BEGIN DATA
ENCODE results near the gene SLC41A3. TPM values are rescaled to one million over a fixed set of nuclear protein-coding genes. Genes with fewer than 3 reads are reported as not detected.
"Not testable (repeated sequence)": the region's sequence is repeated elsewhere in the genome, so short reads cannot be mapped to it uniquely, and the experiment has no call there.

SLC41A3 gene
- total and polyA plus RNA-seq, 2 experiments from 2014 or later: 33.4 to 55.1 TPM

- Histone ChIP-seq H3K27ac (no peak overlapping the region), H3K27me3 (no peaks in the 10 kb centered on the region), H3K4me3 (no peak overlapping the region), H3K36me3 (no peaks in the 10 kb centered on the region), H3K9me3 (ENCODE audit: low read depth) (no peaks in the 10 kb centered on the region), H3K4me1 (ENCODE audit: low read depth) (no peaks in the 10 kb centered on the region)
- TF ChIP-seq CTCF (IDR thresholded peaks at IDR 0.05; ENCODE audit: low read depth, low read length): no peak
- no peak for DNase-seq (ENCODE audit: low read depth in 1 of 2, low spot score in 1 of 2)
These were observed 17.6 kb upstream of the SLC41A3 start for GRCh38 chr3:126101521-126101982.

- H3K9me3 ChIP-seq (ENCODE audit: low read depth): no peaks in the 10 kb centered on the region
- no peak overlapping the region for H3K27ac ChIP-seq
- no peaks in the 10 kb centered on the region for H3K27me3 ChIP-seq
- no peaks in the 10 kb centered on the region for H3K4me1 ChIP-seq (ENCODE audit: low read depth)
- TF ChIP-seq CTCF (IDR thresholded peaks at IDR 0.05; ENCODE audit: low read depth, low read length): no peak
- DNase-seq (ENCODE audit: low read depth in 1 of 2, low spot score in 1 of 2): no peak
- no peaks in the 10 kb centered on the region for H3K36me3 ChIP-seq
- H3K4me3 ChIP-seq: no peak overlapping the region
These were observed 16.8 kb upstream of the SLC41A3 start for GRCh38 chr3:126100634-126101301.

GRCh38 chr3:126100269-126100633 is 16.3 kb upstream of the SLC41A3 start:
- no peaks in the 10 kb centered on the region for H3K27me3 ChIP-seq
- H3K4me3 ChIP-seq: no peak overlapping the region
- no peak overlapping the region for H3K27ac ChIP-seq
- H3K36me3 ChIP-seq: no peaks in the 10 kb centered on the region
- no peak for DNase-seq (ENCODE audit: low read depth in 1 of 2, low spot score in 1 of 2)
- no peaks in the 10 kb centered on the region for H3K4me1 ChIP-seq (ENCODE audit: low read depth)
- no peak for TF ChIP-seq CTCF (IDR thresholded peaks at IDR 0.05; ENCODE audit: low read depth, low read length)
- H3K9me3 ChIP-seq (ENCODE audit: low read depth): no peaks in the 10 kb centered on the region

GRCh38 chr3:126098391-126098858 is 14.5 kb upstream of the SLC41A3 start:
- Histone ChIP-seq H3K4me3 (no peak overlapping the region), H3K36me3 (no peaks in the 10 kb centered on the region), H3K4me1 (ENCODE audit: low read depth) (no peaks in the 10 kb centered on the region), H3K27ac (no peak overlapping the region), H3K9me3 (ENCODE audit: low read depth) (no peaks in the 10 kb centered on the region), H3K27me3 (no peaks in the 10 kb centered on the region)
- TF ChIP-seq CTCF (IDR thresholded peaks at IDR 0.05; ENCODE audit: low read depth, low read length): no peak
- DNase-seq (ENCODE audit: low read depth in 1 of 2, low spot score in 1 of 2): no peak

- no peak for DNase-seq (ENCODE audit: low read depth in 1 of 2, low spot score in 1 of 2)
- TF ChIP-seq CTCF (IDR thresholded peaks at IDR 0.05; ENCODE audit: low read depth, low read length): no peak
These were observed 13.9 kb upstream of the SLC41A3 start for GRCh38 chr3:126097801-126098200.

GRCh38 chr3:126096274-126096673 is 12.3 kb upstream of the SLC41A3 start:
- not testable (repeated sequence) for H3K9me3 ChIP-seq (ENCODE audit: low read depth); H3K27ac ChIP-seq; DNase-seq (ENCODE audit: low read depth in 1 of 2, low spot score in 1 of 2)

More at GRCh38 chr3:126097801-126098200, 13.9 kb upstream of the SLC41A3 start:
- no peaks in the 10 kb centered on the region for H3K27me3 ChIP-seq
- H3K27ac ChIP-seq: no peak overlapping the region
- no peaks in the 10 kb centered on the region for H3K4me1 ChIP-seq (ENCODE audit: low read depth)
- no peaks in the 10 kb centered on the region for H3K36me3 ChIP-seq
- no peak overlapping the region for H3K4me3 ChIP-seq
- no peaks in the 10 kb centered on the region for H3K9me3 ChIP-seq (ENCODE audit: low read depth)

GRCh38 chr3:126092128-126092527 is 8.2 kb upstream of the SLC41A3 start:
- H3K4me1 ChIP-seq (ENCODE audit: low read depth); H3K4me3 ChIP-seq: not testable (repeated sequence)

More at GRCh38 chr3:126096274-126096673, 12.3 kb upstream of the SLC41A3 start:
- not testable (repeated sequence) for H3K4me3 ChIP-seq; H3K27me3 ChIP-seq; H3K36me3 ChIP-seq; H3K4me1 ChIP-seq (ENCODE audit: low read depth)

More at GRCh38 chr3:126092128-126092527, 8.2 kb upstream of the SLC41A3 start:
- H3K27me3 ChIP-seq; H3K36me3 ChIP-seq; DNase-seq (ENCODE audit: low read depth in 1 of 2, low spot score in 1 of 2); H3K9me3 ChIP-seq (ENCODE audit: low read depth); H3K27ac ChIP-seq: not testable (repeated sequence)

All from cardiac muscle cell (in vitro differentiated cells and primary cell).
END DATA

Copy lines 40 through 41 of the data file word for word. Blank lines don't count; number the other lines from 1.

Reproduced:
- no peaks in the 10 kb centered on the region for H3K36me3 ChIP-seq
- no peak overlapping the region for H3K4me3 ChIP-seq